CFRP materials are abrasive when machined because of the fiber hardness. When bonded in the weaker resins, there are tendencies for fibers to be pulled out, for elastic mismatch to occur, and also for interlayer fracture to take place. This makes hole entry, exit, and walls of holes prone to damage that puts them outside quality limits. Also, when stacked with a metal such as titanium or aluminum, the tool has to have the right capability of penetration. There are no chips and conventional surface finish is usually not an indicator of hole quality. Hole quality is normally based on the degree of any separation of the bottom layer in the material (delamination) as well as any residual, frayed fibers in the hole (splintering). These are not directly detectable, and hole quality often deteriorates before there are signs that the tool is worn out.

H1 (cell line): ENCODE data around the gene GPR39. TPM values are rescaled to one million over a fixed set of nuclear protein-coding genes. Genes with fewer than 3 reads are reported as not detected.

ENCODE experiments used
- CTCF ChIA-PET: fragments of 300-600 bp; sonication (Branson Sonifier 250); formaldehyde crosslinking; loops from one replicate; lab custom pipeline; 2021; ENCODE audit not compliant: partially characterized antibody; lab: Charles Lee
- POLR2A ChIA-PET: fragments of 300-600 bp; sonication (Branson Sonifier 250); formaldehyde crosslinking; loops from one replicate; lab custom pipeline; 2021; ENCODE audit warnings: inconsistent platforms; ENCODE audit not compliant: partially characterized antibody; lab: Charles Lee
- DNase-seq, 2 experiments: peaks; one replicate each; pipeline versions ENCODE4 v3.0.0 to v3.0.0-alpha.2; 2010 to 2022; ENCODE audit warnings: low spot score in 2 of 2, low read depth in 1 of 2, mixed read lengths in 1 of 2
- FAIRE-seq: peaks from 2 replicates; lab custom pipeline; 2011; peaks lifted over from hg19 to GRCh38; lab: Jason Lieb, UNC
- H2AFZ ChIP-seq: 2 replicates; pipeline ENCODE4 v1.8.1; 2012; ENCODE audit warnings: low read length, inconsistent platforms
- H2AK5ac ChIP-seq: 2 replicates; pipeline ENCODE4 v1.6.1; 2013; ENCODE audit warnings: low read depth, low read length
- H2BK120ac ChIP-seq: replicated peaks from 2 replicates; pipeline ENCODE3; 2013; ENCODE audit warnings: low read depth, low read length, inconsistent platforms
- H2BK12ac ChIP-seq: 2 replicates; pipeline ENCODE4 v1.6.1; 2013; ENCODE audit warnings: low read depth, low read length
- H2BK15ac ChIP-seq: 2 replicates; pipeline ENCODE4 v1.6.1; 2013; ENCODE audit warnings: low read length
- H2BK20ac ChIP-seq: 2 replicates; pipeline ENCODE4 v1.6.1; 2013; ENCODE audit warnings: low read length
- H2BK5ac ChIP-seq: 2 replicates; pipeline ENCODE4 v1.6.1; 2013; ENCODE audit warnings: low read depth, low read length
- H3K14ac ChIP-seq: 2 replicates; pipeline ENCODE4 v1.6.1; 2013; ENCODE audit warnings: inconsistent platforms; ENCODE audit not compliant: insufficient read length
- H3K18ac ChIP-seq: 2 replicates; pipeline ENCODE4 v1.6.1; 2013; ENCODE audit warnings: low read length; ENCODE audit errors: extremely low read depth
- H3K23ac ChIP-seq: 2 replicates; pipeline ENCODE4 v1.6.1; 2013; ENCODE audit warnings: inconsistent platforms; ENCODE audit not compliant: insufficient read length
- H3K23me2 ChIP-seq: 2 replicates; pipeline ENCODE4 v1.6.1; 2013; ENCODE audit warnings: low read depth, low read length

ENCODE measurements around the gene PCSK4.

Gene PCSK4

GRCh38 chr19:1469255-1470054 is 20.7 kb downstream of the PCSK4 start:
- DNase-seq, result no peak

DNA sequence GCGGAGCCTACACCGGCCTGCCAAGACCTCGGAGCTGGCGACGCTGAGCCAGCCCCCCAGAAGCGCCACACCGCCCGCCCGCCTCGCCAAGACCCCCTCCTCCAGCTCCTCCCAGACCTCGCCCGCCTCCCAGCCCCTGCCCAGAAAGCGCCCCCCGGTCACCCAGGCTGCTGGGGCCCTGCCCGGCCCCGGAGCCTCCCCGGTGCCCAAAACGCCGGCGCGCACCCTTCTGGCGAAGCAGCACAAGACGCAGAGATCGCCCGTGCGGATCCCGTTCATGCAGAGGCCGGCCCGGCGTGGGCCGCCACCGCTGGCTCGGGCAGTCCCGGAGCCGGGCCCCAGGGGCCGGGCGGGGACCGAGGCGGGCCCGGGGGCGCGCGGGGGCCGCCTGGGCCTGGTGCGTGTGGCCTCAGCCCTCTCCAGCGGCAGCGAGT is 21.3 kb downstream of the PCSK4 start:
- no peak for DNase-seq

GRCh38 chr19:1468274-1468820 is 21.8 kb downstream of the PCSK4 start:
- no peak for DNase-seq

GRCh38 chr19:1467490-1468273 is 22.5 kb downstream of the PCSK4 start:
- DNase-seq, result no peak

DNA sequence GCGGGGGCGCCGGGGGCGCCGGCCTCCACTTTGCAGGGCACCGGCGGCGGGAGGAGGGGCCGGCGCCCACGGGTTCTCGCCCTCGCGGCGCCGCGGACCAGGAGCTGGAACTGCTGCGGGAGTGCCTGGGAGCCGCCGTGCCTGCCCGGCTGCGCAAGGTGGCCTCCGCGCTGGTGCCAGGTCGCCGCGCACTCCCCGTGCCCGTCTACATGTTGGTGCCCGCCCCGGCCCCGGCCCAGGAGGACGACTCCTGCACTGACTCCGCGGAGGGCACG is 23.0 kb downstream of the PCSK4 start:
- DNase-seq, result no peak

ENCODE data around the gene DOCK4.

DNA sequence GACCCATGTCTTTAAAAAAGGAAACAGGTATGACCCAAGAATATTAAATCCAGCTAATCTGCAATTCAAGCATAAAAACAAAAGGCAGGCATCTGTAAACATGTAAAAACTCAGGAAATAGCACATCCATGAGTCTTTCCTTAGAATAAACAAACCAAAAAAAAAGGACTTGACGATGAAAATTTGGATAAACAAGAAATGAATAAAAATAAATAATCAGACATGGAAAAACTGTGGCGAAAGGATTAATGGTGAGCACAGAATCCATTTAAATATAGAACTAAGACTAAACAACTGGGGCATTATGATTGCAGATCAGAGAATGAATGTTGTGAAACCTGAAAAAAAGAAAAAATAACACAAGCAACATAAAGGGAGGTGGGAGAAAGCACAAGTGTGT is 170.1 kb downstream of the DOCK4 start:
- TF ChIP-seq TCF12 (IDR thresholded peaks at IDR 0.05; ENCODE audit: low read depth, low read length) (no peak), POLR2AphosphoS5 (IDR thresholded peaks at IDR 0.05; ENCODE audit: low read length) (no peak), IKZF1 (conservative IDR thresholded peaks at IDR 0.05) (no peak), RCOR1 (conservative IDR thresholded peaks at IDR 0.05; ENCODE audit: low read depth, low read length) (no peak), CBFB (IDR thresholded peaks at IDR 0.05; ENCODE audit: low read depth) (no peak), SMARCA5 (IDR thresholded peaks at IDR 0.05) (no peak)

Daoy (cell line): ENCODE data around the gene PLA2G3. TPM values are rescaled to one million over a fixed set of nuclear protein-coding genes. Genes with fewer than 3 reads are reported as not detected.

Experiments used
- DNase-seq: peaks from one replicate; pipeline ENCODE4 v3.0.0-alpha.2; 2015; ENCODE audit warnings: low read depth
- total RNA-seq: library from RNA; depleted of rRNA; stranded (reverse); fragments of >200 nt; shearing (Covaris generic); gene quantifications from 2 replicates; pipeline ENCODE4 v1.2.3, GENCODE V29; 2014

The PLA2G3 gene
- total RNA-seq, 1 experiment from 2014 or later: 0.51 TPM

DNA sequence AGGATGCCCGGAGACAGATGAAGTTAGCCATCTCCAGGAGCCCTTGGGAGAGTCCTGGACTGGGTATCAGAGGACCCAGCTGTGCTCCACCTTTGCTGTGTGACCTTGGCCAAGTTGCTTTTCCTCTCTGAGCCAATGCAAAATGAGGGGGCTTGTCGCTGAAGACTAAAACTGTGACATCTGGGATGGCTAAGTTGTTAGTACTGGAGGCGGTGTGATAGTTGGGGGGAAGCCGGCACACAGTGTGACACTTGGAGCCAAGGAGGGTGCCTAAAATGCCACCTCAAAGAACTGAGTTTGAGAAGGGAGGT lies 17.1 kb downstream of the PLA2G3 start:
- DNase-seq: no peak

The principal tool solutions today are based on diamond-coated cemented carbide drills and diamond-veined drills. Polycrystalline diamond (PCD) is the hardest of tool materials and therefore the most wear-resistant and well-suited for machining CFRPs and stacked materials. A drill with carbide as the core tool material with a PCD edge is an ideal tool for composite holemaking today.
The carbide tool can be strengthened through its geometry as well as through the drill shank, in this way providing the best cutting action while maximizing clearance and material evacuation. Drills based on carbide are especially suitable for many unstable operations, when hand tools are used and thrust may be uneven from operators and when there are clearance variations between drill and drill bushing. They are also ideal for many power-fed operations and in machines involving single passes in stacked materials. The best result is achieved when the two tool materials are combined in a tool making use of the fact that carbide and PCD have different advantages and limitations as tool materials. Carbide is very strong but wears quickly in abrasive materials; PCD is very wear-resistant but brittle.